Wrongly Accused – What are Your Rights?

We recently published a Facebook post regarding the child sex claims against singer Cliff Richard, who has denied the allegations and has not been arrested or charged.

The post reached 1.5 million people, whose views on the matter are heavily polarised.

On one hand, many assume he is guilty, saying nasty things such as he certainly ‘seemed’ like a paedophile and that it was ‘about time’ for an arrest.

On the other hand, many cannot believe that their beloved idol could ever commit such a heinous act, saying that he is a talented and kind person, evidently caught up in a ‘witch hunt’.

And in the middle are those saying that he should be assumed innocent until proven guilty. Indeed! The spread of opinions is certainly vast.

As the rumours swirl around Sir Cliff in the UK, it brings up important questions about the nature and timing of accusations made in public – whether these turn out to be right or wrong.

It’s a crazy-paced world, with investigators, media and the public knowing about an imminent arrest or investigation almost before the accused does!

In this post, we’ll be looking at wrongful accusations, plus how to protect your rights should these unfortunate circumstances arise.

The damage of prejudice

We all like to think that we’re fair when it comes to passing judgment on others.

And we certainly hope that if we are ever wrongly accused ourselves our story will be heard, and the truth will prevail.

Yet unfortunately, it seems that people continue to be just as likely to make hasty decisions, using partial and even downright wrong information.

When it comes to the application and enforcement of law, we continue to see wrongful accusations of guilt – with some fairly ugly consequences for those innocently caught up in a web of misinformation.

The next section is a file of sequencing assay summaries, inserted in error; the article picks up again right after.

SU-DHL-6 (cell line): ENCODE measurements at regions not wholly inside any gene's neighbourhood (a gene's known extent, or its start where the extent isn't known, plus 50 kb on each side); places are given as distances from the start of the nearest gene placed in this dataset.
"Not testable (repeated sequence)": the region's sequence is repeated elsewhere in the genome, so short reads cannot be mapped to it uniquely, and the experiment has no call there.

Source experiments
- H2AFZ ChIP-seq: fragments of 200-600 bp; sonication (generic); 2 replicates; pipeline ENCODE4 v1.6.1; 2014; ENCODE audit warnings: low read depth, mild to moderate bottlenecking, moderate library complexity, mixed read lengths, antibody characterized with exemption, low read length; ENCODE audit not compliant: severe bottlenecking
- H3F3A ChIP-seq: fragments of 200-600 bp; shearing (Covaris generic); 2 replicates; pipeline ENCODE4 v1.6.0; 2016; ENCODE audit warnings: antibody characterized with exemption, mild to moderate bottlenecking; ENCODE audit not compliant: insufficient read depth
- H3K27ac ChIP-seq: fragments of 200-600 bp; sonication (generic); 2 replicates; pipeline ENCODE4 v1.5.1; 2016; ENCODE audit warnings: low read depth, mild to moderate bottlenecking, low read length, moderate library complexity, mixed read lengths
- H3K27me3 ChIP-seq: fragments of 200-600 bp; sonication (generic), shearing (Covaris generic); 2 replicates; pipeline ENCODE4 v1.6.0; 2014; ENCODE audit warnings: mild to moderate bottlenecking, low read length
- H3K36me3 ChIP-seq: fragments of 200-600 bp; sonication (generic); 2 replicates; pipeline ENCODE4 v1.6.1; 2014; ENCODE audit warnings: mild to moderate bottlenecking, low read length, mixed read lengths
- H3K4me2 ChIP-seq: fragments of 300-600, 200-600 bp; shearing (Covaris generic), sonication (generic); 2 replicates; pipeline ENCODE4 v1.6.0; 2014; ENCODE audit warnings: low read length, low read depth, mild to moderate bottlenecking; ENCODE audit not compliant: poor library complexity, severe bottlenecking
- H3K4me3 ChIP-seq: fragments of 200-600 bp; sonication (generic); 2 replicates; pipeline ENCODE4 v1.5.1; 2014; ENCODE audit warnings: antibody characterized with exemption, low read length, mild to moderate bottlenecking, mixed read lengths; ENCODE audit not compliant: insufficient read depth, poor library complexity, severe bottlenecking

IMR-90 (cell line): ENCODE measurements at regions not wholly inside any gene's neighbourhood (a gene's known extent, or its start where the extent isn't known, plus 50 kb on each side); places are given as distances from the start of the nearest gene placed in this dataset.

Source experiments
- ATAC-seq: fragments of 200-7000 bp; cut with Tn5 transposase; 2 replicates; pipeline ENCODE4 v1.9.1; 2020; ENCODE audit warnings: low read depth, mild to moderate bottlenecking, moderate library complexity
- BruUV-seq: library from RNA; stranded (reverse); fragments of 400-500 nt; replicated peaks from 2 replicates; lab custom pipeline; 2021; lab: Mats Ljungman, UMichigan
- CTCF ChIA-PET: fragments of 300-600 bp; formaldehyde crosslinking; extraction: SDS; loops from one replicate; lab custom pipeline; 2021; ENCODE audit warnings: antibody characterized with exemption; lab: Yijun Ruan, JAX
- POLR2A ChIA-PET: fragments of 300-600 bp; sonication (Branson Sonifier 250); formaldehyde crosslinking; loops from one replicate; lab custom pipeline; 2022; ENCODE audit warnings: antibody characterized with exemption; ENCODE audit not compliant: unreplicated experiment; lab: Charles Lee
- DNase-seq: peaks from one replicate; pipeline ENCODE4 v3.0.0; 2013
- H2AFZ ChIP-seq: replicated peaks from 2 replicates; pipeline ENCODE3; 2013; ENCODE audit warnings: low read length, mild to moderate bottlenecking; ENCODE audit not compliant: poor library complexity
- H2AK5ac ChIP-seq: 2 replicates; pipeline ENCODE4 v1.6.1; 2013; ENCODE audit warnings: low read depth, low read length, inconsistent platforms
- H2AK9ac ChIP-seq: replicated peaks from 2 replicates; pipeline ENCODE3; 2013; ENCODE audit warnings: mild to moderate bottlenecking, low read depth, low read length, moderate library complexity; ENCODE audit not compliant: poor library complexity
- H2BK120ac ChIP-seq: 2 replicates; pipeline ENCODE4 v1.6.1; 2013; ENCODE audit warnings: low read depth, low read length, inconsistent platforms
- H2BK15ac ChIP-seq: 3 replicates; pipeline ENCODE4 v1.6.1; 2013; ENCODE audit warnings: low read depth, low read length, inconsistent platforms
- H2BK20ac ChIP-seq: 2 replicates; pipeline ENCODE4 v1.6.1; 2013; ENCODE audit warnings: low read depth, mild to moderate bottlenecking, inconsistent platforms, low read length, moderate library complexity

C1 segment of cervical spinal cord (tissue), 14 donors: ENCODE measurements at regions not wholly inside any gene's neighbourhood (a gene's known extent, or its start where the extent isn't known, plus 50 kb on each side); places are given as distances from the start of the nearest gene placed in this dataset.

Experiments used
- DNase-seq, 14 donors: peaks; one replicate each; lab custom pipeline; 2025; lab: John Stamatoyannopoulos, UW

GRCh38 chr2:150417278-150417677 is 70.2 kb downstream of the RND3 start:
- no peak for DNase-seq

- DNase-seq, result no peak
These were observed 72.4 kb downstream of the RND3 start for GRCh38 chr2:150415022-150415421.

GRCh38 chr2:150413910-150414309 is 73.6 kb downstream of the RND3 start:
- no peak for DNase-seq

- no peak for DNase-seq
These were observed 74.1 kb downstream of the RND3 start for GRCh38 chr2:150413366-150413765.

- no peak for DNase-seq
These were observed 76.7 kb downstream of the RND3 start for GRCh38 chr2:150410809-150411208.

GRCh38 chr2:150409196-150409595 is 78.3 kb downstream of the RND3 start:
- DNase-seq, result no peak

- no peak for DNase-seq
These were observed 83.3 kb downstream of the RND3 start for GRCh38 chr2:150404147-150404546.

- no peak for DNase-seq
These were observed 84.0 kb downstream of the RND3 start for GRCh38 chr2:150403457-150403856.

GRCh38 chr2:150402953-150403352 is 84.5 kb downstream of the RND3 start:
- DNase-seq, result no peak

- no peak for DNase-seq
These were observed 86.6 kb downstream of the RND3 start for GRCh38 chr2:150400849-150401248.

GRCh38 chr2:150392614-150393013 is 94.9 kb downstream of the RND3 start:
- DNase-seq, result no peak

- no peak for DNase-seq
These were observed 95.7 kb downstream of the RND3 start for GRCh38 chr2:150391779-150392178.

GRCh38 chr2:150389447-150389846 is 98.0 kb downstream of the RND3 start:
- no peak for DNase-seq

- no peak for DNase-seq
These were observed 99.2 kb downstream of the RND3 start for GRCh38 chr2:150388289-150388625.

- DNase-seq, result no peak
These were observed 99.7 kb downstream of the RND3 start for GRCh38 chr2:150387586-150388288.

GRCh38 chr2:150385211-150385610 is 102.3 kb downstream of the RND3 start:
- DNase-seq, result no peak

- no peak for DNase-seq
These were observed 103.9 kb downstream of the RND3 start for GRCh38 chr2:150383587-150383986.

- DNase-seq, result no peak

And we’ve certainly seen the consequences that the rumour mill can have on the administration of justice.

Take the Lindy Chamberlain case, which saw an innocent mother dragged through the justice system and imprisoned on the basis of a false accusation of murder – before the truth finally held sway many years later.

Or the consequences of the 2012 Corryn Rayney murder case in WA, where the senior investigative sergeant named a suspect before any arrest – and continued to refer to the accused as ‘our one and only suspect.’

Justice Martin was scathing in his remarks concerning the behaviour of the prosecution in this case, concluding that there was ‘no evidence’, largely caused by a failure of the police to adequately investigate any other leads.

Confirming truth or lies?

What causes these miscalculations of fact, which continue to arise across both the media and the justice system?

Psychologists use the term ‘confirmation bias’ to describe the kinds of faulty thinking that can lead people to make a false accusation.

This basically means that we all hold certain beliefs and biases, and tend to straightaway go looking for information that matches up with those beliefs.

And sometimes that means seeing the situation totally wrong.

Take the Chamberlain matter.

False rumours or beliefs abounded, based on Lindy’s perceived ‘abnormal’ maternal responses to grief.

Plus, her religion was falsely aligned with all sorts of ludicrous rituals.

Investigators – not to mention large chunks of the Australian public and media – then made huge leaps towards guilt, missing vital evidence along the way.

The notorious mix-up of alleged blood in the car with a soundproofing liquid is just one example of the type of dangerous blindness that can come with confirmation bias.

You can see how innocent facts, misconstrued through unconscious bias can easily lead to a wrongful accusation.

The wearing of similar clothes to those of the actual perpetrator, or simply being assumed by investigators to be part of certain group, such as a ‘bikie’, ‘skinhead’, ‘middle eastern gang’ or ‘hippy’, can lead to such wrong and unjust accusations.